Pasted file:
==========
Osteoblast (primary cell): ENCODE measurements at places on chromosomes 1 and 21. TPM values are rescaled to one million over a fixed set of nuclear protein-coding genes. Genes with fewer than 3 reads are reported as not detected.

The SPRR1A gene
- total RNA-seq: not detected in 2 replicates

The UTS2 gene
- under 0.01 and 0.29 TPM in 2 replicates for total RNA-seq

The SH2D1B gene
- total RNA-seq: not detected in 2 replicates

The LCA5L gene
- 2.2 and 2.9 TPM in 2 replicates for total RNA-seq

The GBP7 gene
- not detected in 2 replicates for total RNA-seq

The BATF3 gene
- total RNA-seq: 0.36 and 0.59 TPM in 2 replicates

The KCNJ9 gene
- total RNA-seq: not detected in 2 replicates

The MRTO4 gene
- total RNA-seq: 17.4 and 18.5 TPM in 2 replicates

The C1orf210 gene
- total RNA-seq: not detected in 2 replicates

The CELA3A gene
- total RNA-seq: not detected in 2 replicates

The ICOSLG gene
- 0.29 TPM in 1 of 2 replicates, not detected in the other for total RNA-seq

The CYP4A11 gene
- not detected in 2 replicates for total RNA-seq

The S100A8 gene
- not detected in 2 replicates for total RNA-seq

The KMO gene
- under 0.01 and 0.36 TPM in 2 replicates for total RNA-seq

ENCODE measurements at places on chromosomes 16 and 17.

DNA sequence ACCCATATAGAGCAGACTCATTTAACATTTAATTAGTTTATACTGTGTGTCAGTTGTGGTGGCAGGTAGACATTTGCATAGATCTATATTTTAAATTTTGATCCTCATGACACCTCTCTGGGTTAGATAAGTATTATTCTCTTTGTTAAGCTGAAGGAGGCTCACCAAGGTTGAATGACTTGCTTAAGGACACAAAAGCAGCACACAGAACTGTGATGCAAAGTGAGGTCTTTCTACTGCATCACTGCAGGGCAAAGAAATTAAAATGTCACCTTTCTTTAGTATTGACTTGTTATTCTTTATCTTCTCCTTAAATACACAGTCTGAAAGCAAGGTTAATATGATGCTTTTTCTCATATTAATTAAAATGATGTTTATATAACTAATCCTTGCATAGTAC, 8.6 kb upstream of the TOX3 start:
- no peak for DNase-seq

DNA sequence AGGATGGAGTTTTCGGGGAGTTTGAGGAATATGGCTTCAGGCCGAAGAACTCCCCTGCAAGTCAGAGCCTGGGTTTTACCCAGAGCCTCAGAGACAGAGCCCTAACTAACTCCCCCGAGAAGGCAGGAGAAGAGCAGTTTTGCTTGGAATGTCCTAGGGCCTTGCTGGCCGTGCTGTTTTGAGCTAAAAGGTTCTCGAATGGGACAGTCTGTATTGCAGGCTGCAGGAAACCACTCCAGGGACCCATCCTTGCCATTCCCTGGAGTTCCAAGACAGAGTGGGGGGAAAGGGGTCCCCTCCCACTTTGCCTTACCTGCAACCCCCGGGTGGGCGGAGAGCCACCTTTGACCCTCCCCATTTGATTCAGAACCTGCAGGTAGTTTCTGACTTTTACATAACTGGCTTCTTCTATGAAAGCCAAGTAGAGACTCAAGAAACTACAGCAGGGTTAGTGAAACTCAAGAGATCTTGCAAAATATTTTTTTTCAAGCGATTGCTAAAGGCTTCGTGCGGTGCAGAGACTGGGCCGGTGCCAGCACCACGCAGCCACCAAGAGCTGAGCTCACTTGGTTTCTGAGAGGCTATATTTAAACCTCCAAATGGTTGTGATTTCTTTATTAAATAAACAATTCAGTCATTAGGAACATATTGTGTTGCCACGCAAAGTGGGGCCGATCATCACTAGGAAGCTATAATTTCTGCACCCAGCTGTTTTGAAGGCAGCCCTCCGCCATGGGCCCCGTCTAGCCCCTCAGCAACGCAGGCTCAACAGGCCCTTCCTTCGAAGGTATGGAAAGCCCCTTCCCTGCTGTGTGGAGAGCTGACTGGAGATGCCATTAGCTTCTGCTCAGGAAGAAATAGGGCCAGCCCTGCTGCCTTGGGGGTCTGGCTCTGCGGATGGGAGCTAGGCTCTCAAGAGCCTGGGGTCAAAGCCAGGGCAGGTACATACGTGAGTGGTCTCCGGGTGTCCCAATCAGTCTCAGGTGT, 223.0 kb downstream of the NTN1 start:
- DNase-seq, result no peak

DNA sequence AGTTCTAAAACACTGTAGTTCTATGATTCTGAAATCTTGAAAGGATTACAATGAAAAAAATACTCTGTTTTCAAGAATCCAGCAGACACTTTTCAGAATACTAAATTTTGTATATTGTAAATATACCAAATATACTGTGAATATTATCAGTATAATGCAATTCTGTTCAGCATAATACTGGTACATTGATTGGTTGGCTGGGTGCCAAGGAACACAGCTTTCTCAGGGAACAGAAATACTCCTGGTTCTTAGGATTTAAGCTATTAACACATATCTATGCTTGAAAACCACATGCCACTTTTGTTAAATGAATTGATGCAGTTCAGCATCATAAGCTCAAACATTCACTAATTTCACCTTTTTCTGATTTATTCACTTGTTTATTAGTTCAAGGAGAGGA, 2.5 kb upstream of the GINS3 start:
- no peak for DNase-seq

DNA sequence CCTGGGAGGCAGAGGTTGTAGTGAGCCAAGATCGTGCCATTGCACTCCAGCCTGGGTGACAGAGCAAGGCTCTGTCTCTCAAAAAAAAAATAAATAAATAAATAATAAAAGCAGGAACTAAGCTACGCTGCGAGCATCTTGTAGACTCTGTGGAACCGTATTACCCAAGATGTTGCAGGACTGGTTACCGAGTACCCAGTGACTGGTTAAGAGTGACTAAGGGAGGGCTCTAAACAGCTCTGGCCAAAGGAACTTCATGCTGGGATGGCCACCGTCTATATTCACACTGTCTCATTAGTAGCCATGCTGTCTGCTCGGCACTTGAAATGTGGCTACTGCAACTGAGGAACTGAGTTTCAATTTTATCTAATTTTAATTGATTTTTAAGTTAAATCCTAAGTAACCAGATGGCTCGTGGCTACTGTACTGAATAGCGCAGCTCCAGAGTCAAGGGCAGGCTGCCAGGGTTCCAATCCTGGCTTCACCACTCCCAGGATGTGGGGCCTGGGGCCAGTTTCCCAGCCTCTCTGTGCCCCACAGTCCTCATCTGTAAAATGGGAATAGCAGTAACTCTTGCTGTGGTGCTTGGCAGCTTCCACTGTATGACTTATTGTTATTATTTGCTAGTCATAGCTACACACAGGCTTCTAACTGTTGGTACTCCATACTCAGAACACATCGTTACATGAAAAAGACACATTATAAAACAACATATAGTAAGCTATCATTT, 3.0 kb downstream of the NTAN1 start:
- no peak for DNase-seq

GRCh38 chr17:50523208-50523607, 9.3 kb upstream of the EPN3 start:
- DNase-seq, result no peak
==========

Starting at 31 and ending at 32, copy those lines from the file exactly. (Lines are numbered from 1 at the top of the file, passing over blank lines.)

DNA sequence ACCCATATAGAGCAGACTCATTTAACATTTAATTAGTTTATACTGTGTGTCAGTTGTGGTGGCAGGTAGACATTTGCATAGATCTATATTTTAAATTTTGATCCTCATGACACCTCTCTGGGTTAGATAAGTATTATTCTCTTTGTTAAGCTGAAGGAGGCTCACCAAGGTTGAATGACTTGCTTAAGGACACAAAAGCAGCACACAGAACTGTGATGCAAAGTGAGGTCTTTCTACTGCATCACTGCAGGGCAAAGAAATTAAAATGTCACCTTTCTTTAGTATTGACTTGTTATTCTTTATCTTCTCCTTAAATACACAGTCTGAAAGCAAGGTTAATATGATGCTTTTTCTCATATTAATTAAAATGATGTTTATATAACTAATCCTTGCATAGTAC, 8.6 kb upstream of the TOX3 start:
- no peak for DNase-seq